1. Freda, Margaret Comerford EdD, RN, CHES, FAAN, EDITOR

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I've been thinking a lot about ethics lately. I'm not an expert in this topic, but I was inspired to learn more and to think more deeply by Sylvia Wood's article, which appears in this issue of MCN. Sylvia is asking all of us who care for women and infants to reassess how we provide intrapartum care. Not a small request, and not made frivolously, I'm sure. We've all been talking about evidence-based practice for the past few years. It's clear that we need to base our practice on something concrete, be it research evidence, practice protocols, standards of practice, laws, or regulations. We talk a good game, but when it comes right down to it, do we live it? Can we live it? Do we question ourselves enough? Do we question what we do every day, and why we do it? If we practice ethically, then we are obligated to do so, aren't we?


Sylvia has taken the issue of electronic fetal monitoring (EFM) and written a provocative article about the ethics of routinely using EFM without first assessing whether our patients understand the implications of using this technology. I urge you to take the time to read her article thoroughly, and debate it with your colleagues. It's neither a simple read nor a simple concept, but it's definitely worth the challenge to follow her logic through the steps of ethical decision-making and draw a conclusion for how we should be practicing. After spending considerable time reading, rereading, and editing Sylvia's article, I am left feeling concerned. I am concerned that there are many, many issues in prenatal care and intrapartum care that our patients simply do not understand, and that we might not have worked hard enough at teaching them. EFM is but one of these topics. We go on, every single day, connecting women to EFM despite the evidence from the literature that is very clear on the issue: when EFM is used routinely, cesarean birth rates increase.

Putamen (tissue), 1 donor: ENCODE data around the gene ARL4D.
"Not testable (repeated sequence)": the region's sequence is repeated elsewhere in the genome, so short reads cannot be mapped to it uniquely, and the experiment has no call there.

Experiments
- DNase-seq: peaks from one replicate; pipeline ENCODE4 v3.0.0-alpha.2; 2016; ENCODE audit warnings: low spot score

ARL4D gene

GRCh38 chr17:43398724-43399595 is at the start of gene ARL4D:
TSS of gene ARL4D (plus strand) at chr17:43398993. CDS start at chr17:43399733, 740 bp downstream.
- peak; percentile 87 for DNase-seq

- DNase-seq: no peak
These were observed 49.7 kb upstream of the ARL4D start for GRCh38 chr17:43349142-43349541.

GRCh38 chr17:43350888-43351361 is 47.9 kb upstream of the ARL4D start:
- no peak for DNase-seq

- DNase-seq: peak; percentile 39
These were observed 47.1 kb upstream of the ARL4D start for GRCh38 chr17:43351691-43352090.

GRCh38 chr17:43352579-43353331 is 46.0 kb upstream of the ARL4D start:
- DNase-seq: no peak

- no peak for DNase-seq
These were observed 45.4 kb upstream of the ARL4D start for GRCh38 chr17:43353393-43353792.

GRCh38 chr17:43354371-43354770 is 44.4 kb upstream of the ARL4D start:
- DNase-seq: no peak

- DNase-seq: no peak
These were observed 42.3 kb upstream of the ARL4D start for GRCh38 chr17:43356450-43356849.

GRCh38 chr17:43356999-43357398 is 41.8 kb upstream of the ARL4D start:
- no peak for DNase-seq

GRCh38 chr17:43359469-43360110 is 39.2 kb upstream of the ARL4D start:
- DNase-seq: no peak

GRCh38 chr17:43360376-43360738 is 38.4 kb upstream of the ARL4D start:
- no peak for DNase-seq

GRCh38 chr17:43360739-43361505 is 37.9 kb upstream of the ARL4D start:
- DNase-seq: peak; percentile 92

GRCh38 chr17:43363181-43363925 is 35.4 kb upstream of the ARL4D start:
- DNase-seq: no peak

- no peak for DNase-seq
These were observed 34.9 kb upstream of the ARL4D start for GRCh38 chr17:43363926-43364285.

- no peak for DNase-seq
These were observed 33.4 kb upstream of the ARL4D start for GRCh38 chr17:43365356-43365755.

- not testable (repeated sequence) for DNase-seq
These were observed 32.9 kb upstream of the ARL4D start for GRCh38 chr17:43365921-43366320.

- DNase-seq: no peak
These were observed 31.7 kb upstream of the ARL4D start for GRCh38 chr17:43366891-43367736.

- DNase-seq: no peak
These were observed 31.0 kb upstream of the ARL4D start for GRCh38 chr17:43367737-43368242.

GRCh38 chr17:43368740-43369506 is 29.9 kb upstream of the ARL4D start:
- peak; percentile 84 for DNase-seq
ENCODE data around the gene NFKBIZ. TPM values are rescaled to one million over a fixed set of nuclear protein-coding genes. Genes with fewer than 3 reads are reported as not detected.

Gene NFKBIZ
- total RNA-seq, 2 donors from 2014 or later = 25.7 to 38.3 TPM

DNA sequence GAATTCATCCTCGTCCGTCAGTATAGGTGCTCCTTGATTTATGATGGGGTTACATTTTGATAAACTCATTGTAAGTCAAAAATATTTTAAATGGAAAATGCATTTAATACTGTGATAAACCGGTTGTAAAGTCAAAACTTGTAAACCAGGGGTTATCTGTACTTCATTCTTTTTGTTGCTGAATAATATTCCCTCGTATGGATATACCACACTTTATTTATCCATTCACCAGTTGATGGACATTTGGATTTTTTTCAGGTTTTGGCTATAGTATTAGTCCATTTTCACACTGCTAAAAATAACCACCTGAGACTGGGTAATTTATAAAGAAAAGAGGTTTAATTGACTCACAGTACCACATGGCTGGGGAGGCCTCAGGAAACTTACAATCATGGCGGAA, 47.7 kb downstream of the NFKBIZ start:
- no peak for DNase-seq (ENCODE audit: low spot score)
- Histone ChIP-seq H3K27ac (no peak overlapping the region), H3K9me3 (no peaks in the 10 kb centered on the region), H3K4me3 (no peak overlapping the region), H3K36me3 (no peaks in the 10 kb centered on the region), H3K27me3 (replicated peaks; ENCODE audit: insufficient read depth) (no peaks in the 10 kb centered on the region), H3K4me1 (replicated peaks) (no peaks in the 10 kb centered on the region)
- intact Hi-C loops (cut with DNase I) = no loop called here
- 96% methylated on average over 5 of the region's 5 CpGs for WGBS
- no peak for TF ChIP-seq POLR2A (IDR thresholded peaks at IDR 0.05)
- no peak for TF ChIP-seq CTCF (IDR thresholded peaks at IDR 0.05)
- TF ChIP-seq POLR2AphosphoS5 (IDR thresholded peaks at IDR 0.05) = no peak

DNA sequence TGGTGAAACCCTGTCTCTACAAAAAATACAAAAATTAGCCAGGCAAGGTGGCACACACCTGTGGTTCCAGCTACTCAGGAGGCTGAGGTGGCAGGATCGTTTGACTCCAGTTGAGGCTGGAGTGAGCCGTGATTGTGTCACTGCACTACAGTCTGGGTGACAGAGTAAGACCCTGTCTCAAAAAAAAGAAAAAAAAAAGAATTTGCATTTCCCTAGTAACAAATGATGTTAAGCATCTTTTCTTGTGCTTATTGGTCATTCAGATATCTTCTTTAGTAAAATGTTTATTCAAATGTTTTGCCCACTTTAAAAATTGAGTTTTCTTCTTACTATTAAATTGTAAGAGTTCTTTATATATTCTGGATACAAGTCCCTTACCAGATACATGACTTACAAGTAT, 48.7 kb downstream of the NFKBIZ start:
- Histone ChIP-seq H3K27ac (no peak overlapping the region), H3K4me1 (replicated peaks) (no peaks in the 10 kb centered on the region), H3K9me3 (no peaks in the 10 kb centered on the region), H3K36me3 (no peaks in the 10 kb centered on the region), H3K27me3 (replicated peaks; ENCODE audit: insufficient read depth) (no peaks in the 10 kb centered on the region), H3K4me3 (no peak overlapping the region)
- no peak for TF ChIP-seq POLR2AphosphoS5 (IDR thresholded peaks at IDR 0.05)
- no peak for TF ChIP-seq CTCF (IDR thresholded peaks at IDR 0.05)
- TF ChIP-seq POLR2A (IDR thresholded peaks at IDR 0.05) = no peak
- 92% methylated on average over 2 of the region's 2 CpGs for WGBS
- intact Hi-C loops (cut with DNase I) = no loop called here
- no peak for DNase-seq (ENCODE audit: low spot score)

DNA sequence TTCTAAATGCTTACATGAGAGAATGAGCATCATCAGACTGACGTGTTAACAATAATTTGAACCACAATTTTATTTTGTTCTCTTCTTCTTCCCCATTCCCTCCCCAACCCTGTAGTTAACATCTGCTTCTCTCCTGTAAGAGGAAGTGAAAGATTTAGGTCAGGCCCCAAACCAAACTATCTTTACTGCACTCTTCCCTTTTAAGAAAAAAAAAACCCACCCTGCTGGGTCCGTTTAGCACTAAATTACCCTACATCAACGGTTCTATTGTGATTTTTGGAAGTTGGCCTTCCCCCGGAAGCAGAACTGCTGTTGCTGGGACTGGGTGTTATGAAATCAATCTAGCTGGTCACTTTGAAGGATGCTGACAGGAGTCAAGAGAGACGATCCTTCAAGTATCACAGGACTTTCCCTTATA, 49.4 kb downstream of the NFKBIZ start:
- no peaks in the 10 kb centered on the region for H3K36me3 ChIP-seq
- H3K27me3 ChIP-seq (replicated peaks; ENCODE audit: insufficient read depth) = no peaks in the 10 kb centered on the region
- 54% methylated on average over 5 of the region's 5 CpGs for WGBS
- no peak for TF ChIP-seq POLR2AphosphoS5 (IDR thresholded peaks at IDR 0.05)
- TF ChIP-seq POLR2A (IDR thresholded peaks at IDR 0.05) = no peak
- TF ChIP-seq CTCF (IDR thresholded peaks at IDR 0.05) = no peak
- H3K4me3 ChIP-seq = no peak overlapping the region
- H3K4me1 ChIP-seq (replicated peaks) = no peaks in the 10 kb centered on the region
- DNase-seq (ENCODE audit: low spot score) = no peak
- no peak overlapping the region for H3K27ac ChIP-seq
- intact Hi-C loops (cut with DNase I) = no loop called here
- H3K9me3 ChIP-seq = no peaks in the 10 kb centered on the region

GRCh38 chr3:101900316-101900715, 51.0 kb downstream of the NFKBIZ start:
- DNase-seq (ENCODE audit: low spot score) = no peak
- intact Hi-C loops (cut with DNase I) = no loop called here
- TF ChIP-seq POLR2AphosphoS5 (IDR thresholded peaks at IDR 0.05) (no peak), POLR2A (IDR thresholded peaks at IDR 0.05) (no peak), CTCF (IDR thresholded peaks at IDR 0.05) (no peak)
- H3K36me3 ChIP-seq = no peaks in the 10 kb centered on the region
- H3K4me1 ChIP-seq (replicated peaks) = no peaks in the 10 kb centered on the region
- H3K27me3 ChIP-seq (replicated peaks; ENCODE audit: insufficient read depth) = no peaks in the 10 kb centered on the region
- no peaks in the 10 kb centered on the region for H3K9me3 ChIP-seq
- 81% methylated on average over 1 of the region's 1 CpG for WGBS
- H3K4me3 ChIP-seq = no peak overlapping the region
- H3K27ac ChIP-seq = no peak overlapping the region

I know cesarean birth is an important intervention for a number of fetuses who are in trouble, or for a number of women who are sick or unable to birth vaginally. But I doubt that anyone truly believes that 25%, 30%, or even more women actually require cesarean birth. Yet the women we care for know none of this. What if women were asked to give informed consent before EFM was applied, as Sylvia Wood wonders? What if we had to show women the evidence from the literature, which demonstrates that their chances of a cesarean birth are higher with EFM? Would they care? Would they opt for a different method of fetal surveillance? We don't know the answers because we've never before asked the question.


Ethical dilemmas exist in the care we give women throughout pregnancy. For example, triple screening (also called MSAFP testing in some parts of the United States), has grave consequences. I was once so concerned about how little it seemed women knew about this topic that I conducted a study on it, trying to find out what women really understood about the test after they had been told about it. It wasn't a big surprise to me that the women didn't understand very much (Freda, DeVore, Valentine-Adams, Bombard, Merkatz, 1998), yet they overwhelmingly agreed to the test. We know that the test is not benign, for a positive screen can result in further testing such as amniocentesis, followed by agonizing decisions about what to do next. Yet we continue to assume that women understand what we tell them about this testing. Is it ethical practice to do such tests without assuring that the women understand the implications?


I know that each of us tries his or her best to be ethical practitioners. People don't become nurses just to disregard their patients' rights. But sometimes we need to sit up and take notice of something we haven't thought of before. Sometimes we need to read something provocative and then discuss it. In doing so, one becomes a thinking, feeling, analytical, wise, scientific, and intelligent nurse. We can't do things because we've always done them in the past. Read Sylvia's article. You might agree or disagree with her. What's important is that you think about this, and make a decision for yourself, and for your patients. We can't be ethical nurses without thinking hard about the difficult topics.




1. Freda, M. C., DeVore, N., Valentine-Adams, N., Bombard, A., Merkatz, I. R. (1998). Informed consent for MSAFP screening in an inner city population: How informed is it? Journal of Obstetric, Gynecologic and Neonatal Nursing, 27( 1), 99-105. [Context Link]